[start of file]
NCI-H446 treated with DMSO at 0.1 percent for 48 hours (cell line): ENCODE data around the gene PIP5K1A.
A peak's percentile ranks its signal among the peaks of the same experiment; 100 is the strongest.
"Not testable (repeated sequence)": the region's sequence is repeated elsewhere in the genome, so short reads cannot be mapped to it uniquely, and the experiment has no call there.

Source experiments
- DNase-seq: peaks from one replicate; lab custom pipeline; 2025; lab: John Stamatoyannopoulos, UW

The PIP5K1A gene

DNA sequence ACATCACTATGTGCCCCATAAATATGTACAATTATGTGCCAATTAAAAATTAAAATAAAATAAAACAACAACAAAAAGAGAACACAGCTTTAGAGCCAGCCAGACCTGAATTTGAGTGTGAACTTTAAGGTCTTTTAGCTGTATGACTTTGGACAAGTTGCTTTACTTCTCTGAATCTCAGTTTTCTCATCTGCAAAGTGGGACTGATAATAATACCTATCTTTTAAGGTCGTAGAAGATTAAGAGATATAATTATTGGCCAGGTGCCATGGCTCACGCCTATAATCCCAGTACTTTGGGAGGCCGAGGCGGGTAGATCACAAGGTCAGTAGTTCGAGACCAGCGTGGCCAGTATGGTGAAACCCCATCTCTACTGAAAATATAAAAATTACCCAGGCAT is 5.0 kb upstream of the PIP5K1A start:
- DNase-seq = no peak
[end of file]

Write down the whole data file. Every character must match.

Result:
NCI-H446 treated with DMSO at 0.1 percent for 48 hours (cell line): ENCODE data around the gene PIP5K1A.
A peak's percentile ranks its signal among the peaks of the same experiment; 100 is the strongest.
"Not testable (repeated sequence)": the region's sequence is repeated elsewhere in the genome, so short reads cannot be mapped to it uniquely, and the experiment has no call there.

Source experiments
- DNase-seq: peaks from one replicate; lab custom pipeline; 2025; lab: John Stamatoyannopoulos, UW

The PIP5K1A gene

DNA sequence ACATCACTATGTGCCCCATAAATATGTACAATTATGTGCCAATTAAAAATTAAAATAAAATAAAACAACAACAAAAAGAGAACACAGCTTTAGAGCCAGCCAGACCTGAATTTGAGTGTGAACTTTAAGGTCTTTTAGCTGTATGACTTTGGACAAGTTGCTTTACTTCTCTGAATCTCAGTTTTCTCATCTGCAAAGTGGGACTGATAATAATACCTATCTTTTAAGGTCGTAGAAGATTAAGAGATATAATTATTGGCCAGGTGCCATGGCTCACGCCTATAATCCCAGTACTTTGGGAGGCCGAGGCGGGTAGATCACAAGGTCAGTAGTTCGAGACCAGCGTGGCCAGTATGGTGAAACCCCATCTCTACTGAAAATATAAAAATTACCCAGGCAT is 5.0 kb upstream of the PIP5K1A start:
- DNase-seq = no peak